December 2002 Film Music CD Reviews

Film Music Editor: Ian Lace
Music Webmaster Len Mullenger

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Harry Potter and the Chamber of Secrets  
  (Music from and inspired by the movie adapted and conducted by William ROSS); performed by the London Symphony Orchestra and London Voices
  WARNER/NONESUCH/ATLANTIC 7567-93159-5 2 CDS (one CD-ROM)   [70:17]


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harry potter

As might be expected the themes established for the first Harry Potter film, released last year, are elaborated here. It is by no means clear from the booklet, the detail of the collaboration of Williams and Ross i.e. the 'adaptation', save that as an inside footnote states: "all music composed by John Williams". And it is certainly, and consistently, the sound world of John Williams, so whatever creative work Ross has contributed is quite seamless.

Once again the full resources of an enlarged London Symphony Orchestra are unleashed.

The opening bars of the Prologue is a reprise of the Harry Potter theme on celeste with the sort of broomstick string flourishes and woodwind grotesques etc. Much of the material is reminiscent of Williams's earlier fantasy and Sci-Fi scores, but at the risk of repeating myself from earlier Williams reviews, it is all put together with such charm and skill, with such colourful orchestrations and clever harmonies that criticism is largely disarmed. The second track 'Fawkes the Phoenix' is a most attractive melody and soars exhilaratingly. 'Gilderoy Lockhart' is a pompous, ironic lampoon, 'The Flying Car' swerves, dips and dodges at break-neck speed - in part, a sort of E.T. meets Danny Elfman's Edward Scissorhands chorus.

'Knockturn Alley', after subterranean rumblings, emerges as a sort of medieval pastiche with bells and tambourines before the music turns warm and nostalgic. 'Introducing Colin' is playful and innocent with a coyness that shows at one point a chilling edge. 'Dobby the House Elf' is one of those endearing Williams's caricatures for the spindly-legged little fellow with big eyes and floppy ears: Williams captures his gait; he appears cautious but sprightly, ponderous but loveable; and there is something about him that suggests the oriental. The 'Spiders' are suitably creepy and chilling, nice use of divided strings and string effects, and colourful percussion. 'Moaning Myrtle' is a ghostly apparition with spectral, wind-blown women's voices; and you get the impression she is something of a show-off. The heavily bass-treading 'Meeting Argaog' is threatening and monstrous (some don't look behind you mickey-mousing). 'Fawkes is Reborn' is suffused with warmth and light, wonder and magic with a heart-warming joyful climax. 'Meeting Tom Riddle' is something of a riddle, slow-moving, sighing, anticipatory, misterioso. 'Cornish Pixies' is a quicksilver headlong rush. In 'Polyjuice Portion' deadly menaces invite low woodwind jibes. 'Cakes for Crabbe and Coyle' has a buffoonish tuba and gale-tossed strings introducing more menaces before 'Duelling the Basilisk' brings a thrilling climactic struggle with, of course good triumphing over evil to the strains of a heavenly choir.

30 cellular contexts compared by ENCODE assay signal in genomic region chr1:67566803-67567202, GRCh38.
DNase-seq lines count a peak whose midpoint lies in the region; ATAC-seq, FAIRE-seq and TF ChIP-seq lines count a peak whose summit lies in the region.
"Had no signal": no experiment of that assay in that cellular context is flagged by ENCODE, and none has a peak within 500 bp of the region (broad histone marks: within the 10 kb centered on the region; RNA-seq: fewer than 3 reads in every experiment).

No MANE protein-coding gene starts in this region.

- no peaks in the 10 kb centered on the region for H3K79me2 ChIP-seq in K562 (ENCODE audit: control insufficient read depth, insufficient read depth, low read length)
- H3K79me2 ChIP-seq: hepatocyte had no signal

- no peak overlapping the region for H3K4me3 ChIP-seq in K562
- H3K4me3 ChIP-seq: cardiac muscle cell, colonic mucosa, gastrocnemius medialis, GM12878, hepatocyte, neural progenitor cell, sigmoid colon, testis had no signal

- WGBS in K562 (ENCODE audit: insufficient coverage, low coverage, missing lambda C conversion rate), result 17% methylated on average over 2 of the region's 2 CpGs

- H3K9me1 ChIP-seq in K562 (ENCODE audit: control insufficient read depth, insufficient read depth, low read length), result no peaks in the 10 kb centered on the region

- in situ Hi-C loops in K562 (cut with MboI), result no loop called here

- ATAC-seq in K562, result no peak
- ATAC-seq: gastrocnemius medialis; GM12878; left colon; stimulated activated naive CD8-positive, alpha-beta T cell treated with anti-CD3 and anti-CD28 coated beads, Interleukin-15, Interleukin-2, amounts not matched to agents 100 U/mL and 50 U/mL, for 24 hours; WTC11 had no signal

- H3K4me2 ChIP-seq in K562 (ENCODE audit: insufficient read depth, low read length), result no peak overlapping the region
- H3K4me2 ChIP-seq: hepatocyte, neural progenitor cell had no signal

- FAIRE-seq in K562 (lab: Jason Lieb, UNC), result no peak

'Reunion of Friends' and 'Harry's Wondrous World' close the album, the former track opening warm and serene and redolent of childhood purity and innocence. There is, too, a hint of those golden nostalgic figures so redolent of the American heartland before this track closes in full heroic guise. The final track is a joyous recapitulation of all that has gone before These two final unashamedly romantic tracks are pure, glorious, full-throated Williams. Together with the lovely Fawkes and the quirky Dobby characterisations they are the stand-out tracks in this worthy successor to last year's, first Harry Potter album.

Ian Lace


Gary Dalkin adds:

Without needless repetition there is very little I can say about this album which Ian has not already said. Regardless of the ambiguous involvement of William Ross, recalling memories of Ken Thorne's work on Superman II (1981), the score sounds like seamless, 100% John Williams. In fact it sounds more consistently fresh than did the score for last year's Harry Potter and the Philosopher's Stone, which enjoyable as it was evoked past Williams scores such as Hook and ET more specifically than does this current work. That said, the full blooded music for "The Spiders" is a thrilling set-piece in the blistering tradition of The Empire Strikes Back. A score also recalled by the first Potter screen outing.

Nevertheless, this is a musically slightly darker, more thrilling, involving soundtrack than its predecessor. One might think of it as this series Empire to the original's Star Wars, a richer, more intricate and exhilarating experience, though not actually a score of The Empire Strike's Back calibre. Not quite top flight John Williams, it's still an essential addition to any collection, and also suggests fine things ahead for William Ross, whatever his exact contribution to this music.

The commercial release comes with a CD-ROM offering trailers, a screensaver and other promotional material. This did not arrive with the review copy, so I am unable to comment on its usefulness.

Gary S. Dalkin


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